From: arXiv.org e-Print archive
Posted: Tuesday, March 22, 2016
Kaveh Pahlevan, Alessandro Morbidelli
(Submitted on 21 Mar 2016)
The Moon is generally thought to have formed from the debris ejected by the impact of a planet-sized object with the proto-Earth towards the end of planetary accretion. Modeling of the impact process predicts that the lunar material was disaggregated into a circumplanetary disk and that lunar accretion subsequently placed the Moon in a near equatorial orbit. Forward integration of the lunar orbit from this initial state predicts a modern inclination at least an order of magnitude smaller than the lunar value, a long-standing discrepancy known as the lunar inclination problem. Here we show that the modern lunar orbit provides a sensitive record of gravitational interactions with Earth-crossing planetesimals not yet accreted at the time of the Moon-forming event.
The excited lunar orbit can naturally be reproduced via interaction with a small quantity of mass (corresponding to 0.0075-0.015 ME eventually accreted to the Earth) carried by a few bodies, consistent with constraints and models of late accretion. While the process has a stochastic element, the observed value of the lunar inclination is among the most likely outcomes for a wide range of parameters. The excitation of the lunar orbit is most readily reproduced via collisionless encounters with strong tidal dissipation on the early Earth. This mechanism obviates the necessity of previously proposed (but idealized) excitation mechanisms and can constrain the planet formation context of the Moon-forming event and the pristineness of the dynamical state of the Earth-Moon system.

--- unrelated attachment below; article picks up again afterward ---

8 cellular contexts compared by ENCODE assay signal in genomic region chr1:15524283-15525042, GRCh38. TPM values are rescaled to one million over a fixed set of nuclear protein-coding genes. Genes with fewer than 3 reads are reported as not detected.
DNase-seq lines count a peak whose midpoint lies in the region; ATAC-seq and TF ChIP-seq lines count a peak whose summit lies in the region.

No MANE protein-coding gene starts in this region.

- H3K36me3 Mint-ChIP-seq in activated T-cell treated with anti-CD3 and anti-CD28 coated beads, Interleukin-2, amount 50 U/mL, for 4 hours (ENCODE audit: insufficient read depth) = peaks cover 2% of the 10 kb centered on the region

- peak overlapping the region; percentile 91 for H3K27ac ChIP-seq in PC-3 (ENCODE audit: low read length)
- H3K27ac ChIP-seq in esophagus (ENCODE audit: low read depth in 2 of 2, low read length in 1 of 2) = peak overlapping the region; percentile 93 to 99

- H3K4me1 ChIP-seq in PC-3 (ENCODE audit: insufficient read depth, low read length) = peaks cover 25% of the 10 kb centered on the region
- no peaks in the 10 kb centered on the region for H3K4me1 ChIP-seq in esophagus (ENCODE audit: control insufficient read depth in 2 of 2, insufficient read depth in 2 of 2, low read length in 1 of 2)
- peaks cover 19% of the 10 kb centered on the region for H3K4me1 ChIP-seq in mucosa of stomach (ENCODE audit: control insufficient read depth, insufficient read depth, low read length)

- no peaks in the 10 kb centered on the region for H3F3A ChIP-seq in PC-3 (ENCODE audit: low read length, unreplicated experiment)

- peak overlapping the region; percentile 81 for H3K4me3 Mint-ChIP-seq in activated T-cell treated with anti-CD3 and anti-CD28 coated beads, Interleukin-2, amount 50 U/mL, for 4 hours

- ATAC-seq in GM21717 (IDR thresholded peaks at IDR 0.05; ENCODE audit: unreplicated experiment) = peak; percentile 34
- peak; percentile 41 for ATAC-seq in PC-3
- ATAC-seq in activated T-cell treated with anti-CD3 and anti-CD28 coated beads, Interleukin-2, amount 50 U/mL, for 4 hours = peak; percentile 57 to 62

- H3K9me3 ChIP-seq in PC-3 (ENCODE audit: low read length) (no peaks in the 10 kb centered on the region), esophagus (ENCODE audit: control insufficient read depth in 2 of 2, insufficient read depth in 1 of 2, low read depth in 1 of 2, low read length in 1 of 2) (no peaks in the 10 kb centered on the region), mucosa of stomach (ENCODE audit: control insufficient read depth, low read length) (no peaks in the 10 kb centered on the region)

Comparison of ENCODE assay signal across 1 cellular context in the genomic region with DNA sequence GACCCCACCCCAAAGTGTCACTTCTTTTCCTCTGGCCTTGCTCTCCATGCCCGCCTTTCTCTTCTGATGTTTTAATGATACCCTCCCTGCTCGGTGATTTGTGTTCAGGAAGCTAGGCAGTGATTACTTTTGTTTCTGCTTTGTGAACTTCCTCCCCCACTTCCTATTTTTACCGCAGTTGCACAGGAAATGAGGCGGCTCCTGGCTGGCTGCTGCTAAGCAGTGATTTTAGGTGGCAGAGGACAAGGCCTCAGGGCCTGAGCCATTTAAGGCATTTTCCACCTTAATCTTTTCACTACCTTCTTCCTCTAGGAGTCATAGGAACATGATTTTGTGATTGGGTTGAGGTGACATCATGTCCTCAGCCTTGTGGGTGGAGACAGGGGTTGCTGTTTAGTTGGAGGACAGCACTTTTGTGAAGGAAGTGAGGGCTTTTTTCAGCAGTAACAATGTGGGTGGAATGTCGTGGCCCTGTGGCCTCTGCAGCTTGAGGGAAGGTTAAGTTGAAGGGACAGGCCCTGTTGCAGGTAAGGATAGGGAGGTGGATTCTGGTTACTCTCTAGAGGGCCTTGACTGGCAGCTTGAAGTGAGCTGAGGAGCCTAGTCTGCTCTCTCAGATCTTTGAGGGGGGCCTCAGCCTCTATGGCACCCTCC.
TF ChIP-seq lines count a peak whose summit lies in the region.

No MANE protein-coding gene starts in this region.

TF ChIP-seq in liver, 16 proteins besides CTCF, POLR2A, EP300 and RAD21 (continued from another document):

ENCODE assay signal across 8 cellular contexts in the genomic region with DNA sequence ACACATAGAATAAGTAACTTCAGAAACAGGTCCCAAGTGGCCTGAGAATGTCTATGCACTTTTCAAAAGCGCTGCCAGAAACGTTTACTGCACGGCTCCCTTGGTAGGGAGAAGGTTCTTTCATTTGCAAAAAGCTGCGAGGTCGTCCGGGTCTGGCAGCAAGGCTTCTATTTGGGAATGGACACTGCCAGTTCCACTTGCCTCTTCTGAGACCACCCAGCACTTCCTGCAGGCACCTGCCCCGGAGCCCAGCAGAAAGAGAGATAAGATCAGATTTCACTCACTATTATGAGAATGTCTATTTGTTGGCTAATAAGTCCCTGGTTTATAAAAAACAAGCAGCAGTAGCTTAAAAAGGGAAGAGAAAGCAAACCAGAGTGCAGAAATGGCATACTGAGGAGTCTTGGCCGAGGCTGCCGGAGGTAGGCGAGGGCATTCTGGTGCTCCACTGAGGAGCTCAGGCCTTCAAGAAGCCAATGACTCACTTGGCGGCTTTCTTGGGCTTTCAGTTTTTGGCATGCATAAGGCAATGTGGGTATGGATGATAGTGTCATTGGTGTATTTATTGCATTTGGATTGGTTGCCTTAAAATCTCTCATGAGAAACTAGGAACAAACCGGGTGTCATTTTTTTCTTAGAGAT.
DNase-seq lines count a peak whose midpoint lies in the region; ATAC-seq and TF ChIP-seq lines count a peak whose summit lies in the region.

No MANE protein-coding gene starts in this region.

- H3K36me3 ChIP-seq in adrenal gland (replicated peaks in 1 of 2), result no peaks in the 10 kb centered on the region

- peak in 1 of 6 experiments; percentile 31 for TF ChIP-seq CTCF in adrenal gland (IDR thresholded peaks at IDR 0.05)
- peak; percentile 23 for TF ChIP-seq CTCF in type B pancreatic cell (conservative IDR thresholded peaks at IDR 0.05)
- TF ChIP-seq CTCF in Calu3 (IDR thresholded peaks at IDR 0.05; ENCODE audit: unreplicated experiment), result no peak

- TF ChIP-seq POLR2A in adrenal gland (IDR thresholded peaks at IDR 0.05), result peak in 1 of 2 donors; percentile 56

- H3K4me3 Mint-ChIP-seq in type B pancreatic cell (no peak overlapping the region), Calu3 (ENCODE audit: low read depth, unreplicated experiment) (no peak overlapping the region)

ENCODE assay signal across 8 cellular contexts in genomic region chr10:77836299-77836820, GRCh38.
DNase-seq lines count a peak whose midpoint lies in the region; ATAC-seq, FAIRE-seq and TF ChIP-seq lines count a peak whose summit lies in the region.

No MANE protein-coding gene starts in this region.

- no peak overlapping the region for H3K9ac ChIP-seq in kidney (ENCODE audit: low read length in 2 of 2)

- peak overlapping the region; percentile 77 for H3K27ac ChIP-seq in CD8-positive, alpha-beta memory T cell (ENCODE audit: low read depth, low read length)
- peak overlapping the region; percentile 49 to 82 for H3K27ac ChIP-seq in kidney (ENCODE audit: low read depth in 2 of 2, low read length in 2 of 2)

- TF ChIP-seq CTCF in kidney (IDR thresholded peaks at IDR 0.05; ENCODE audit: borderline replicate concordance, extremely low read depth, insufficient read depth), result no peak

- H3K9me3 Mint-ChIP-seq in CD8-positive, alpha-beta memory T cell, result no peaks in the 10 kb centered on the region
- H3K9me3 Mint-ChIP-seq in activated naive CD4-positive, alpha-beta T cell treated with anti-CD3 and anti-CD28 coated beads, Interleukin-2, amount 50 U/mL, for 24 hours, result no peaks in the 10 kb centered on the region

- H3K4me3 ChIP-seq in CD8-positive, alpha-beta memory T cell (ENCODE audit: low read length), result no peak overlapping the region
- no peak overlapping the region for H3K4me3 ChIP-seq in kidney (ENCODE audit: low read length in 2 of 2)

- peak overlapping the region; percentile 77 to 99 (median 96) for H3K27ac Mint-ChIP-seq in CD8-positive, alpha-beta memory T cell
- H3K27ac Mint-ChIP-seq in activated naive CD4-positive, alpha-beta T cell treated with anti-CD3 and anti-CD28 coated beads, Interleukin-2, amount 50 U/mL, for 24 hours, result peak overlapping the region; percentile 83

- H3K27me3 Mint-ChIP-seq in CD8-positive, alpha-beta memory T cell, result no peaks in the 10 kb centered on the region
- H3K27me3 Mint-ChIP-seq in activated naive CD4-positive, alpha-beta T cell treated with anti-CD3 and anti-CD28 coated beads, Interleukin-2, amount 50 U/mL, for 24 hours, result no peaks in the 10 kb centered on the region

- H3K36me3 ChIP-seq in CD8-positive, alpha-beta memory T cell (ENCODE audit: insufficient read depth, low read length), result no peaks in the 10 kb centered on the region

Comments: 24 pages, 6 figures
Subjects: Earth and Planetary Astrophysics (astro-ph.EP)
Journal reference: Nature, 527, 492-494 (2015)
Cite as: arXiv:1603.06515 [astro-ph.EP] (or arXiv:1603.06515v1 [astro-ph.EP] for this version)
From: Kaveh Pahlevan
[v1] Mon, 21 Mar 2016 17:49:03 GMT (959kb)
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